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Finden, Alice (2021) 'Hygiene, Morality and the Pre-criminal: Genealogies of Suspicion from Twentieth Century British-Occupied Egypt.' Australian Feminist Law Journal, 47 (1). pp. 27-45.

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The concept of the ‘pre-criminal space’ has seen increasing uncritical use in countering terrorism policy since 9/11. It is understood by critical scholars primarily as a new legal temporality that brings forward the ‘threshold of criminal responsibility’, thus allowing for pre-emptive, suspicion-based criminalisation. This has allowed for the validation of measures such as arbitrary arrest and detention, bogus trial and restrictions on liberty, and is evidenced as being applied in an Islamophobic and racialised manner to entire communities. Furthermore, in our contemporary moment of Covid-19 where the emergency tools used to regulate hygiene and infection intersect with those used in countering terrorism work, critics are increasingly concerned about the expansion and normalisation of the pre-criminal space and its use in pathologising and medicalised ways. Using archival research, this article adapts the contemporary concept of the ‘pre-criminal’ to a historical and medico-legal context. In doing so it traces how the history of infectious diseases – in particular VD – has shaped the space through slippages between hegemonic understandings of morality, hygiene, vagrancy and extremism. I show how the ‘vagrant’ nature of disease marked racialised, gendered and classed subjects as potentially infectious and immoral. Looking particularly at the regulation of sex workers in British-occupied Egypt, I conceptualise the power struggles between actors including the British administration, British abolitionist feminists and the Egyptian government as a securitisation network which infiltrated the lives of Egyptians and marked them as suspicious. I further show how the encroachment upon everyday lives was made even more possible through the implementation of martial law. In this way, I suggest that contemporary British forms of pre-criminality and risk can be understood as a latent form of coloniality present in law-making practices.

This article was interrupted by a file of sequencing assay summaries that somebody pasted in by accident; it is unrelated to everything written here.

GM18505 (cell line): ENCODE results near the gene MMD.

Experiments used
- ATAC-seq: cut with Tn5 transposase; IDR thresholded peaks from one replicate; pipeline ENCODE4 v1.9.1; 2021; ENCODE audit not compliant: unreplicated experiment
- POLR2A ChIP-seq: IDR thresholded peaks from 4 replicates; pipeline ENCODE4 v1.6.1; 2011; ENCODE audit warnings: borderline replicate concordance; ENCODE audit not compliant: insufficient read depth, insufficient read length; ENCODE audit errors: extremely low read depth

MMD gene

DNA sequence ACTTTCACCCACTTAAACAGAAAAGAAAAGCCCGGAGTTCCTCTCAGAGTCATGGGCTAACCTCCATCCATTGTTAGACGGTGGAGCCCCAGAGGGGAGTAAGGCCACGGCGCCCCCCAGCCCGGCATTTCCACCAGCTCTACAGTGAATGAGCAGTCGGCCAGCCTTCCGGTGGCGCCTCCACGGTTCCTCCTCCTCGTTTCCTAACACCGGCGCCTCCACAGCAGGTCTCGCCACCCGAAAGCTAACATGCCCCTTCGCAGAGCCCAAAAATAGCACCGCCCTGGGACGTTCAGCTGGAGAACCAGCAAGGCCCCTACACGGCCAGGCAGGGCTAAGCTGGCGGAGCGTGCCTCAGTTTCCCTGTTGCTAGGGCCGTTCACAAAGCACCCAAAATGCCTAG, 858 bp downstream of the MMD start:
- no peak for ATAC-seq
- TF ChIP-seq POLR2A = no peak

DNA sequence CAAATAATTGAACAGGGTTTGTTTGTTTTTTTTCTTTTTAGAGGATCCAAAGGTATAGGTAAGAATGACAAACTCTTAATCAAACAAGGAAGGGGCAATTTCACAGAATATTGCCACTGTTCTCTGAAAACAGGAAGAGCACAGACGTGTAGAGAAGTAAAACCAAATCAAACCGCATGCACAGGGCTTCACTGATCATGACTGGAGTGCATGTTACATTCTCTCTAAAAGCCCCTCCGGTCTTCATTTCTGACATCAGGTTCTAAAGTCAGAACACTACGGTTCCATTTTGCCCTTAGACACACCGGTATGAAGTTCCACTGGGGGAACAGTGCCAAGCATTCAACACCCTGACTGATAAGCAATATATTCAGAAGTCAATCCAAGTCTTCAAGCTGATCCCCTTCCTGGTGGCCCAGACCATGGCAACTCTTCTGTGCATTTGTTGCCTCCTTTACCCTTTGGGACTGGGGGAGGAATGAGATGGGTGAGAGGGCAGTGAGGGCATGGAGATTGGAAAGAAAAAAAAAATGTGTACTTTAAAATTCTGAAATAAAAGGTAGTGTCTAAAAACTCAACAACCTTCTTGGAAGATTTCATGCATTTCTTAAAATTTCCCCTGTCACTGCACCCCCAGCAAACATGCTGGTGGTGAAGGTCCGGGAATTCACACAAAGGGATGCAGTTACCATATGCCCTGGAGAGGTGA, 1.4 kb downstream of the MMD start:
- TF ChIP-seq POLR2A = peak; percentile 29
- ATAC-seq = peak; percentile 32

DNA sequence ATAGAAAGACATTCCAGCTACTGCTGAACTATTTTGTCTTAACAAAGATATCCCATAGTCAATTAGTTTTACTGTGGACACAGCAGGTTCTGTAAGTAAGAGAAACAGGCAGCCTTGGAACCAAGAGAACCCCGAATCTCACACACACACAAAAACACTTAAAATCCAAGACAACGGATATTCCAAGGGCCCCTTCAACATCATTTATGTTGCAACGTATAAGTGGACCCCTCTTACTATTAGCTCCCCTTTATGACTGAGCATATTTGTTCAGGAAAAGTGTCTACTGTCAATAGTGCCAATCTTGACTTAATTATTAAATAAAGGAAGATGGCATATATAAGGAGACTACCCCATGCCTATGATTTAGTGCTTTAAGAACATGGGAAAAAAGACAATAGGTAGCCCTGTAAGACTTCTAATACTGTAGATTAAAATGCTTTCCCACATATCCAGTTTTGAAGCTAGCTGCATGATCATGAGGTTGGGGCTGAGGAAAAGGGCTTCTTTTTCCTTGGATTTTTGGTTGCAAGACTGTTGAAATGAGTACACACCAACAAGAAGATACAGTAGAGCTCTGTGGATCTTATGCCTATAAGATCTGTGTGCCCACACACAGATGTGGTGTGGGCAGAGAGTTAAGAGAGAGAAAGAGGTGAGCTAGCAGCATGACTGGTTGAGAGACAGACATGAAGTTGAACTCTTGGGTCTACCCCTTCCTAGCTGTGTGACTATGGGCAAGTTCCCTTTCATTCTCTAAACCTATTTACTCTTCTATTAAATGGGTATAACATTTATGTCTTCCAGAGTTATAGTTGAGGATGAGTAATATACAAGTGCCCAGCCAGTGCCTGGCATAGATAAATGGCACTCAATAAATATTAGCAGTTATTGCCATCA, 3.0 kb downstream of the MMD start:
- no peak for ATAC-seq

Item Type: Journal Article
SOAS Departments & Centres: Departments and Subunits > School of Law
Departments and Subunits > Interdisciplinary Studies > Centre for Gender Studies
ISSN: 13200968
Copyright Statement: This is an Accepted Manuscript version of the following article, accepted for publication in Australian Feminist Law Journal, published by Taylor and Francis. It is deposited under the terms of the Creative Commons Attribution-NonCommercial License (, which permits non-commercial re-use, distribution, and reproduction in any medium, provided the original work is properly cited.
DOI (Digital Object Identifier):
Date Deposited: 27 Jun 2021 09:22
Funders: Economic and Social Research Council

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